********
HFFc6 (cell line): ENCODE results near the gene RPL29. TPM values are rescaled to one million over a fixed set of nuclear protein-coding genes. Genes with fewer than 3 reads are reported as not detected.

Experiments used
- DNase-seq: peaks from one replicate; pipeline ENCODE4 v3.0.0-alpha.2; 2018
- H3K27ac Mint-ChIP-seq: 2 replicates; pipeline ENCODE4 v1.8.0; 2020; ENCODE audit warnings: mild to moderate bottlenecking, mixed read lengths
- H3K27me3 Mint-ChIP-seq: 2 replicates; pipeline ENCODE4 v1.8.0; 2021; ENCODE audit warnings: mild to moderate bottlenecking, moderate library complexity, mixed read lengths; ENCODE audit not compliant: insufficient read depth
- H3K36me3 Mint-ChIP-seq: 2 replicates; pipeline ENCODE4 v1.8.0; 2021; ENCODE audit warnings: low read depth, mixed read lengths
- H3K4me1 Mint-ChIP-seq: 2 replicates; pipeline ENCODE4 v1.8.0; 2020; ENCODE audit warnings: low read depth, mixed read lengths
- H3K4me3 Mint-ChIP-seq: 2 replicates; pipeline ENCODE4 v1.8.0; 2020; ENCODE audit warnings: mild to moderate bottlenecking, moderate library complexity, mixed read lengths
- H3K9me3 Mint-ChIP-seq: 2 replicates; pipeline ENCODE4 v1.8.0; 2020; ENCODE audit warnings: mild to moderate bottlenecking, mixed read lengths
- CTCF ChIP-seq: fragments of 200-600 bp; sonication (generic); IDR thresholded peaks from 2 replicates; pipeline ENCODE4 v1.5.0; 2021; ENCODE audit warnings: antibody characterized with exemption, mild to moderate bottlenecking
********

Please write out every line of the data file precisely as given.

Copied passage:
HFFc6 (cell line): ENCODE results near the gene RPL29. TPM values are rescaled to one million over a fixed set of nuclear protein-coding genes. Genes with fewer than 3 reads are reported as not detected.

Experiments used
- DNase-seq: peaks from one replicate; pipeline ENCODE4 v3.0.0-alpha.2; 2018
- H3K27ac Mint-ChIP-seq: 2 replicates; pipeline ENCODE4 v1.8.0; 2020; ENCODE audit warnings: mild to moderate bottlenecking, mixed read lengths
- H3K27me3 Mint-ChIP-seq: 2 replicates; pipeline ENCODE4 v1.8.0; 2021; ENCODE audit warnings: mild to moderate bottlenecking, moderate library complexity, mixed read lengths; ENCODE audit not compliant: insufficient read depth
- H3K36me3 Mint-ChIP-seq: 2 replicates; pipeline ENCODE4 v1.8.0; 2021; ENCODE audit warnings: low read depth, mixed read lengths
- H3K4me1 Mint-ChIP-seq: 2 replicates; pipeline ENCODE4 v1.8.0; 2020; ENCODE audit warnings: low read depth, mixed read lengths
- H3K4me3 Mint-ChIP-seq: 2 replicates; pipeline ENCODE4 v1.8.0; 2020; ENCODE audit warnings: mild to moderate bottlenecking, moderate library complexity, mixed read lengths
- H3K9me3 Mint-ChIP-seq: 2 replicates; pipeline ENCODE4 v1.8.0; 2020; ENCODE audit warnings: mild to moderate bottlenecking, mixed read lengths
- CTCF ChIP-seq: fragments of 200-600 bp; sonication (generic); IDR thresholded peaks from 2 replicates; pipeline ENCODE4 v1.5.0; 2021; ENCODE audit warnings: antibody characterized with exemption, mild to moderate bottlenecking